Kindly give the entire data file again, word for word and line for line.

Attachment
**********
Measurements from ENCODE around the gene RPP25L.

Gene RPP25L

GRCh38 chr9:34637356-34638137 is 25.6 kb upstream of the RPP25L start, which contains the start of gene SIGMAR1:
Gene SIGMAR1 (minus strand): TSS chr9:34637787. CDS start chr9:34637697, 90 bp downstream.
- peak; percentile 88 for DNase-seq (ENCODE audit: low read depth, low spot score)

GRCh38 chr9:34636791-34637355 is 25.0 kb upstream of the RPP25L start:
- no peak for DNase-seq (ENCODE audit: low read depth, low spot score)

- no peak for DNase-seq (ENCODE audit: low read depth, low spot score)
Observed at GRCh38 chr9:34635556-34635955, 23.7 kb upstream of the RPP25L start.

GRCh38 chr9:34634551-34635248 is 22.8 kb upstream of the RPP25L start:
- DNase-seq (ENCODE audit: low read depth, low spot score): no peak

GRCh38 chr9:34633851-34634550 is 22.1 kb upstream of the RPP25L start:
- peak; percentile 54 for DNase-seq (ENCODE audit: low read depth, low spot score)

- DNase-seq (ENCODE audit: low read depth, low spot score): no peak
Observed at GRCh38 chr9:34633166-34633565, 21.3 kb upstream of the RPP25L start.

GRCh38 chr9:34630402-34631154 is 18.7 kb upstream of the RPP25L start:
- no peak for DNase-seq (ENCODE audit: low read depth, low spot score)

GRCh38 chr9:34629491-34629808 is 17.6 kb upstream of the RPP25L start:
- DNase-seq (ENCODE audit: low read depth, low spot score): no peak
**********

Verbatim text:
Measurements from ENCODE around the gene RPP25L.

Gene RPP25L

GRCh38 chr9:34637356-34638137 is 25.6 kb upstream of the RPP25L start, which contains the start of gene SIGMAR1:
Gene SIGMAR1 (minus strand): TSS chr9:34637787. CDS start chr9:34637697, 90 bp downstream.
- peak; percentile 88 for DNase-seq (ENCODE audit: low read depth, low spot score)

GRCh38 chr9:34636791-34637355 is 25.0 kb upstream of the RPP25L start:
- no peak for DNase-seq (ENCODE audit: low read depth, low spot score)

- no peak for DNase-seq (ENCODE audit: low read depth, low spot score)
Observed at GRCh38 chr9:34635556-34635955, 23.7 kb upstream of the RPP25L start.

GRCh38 chr9:34634551-34635248 is 22.8 kb upstream of the RPP25L start:
- DNase-seq (ENCODE audit: low read depth, low spot score): no peak

GRCh38 chr9:34633851-34634550 is 22.1 kb upstream of the RPP25L start:
- peak; percentile 54 for DNase-seq (ENCODE audit: low read depth, low spot score)

- DNase-seq (ENCODE audit: low read depth, low spot score): no peak
Observed at GRCh38 chr9:34633166-34633565, 21.3 kb upstream of the RPP25L start.

GRCh38 chr9:34630402-34631154 is 18.7 kb upstream of the RPP25L start:
- no peak for DNase-seq (ENCODE audit: low read depth, low spot score)

GRCh38 chr9:34629491-34629808 is 17.6 kb upstream of the RPP25L start:
- DNase-seq (ENCODE audit: low read depth, low spot score): no peak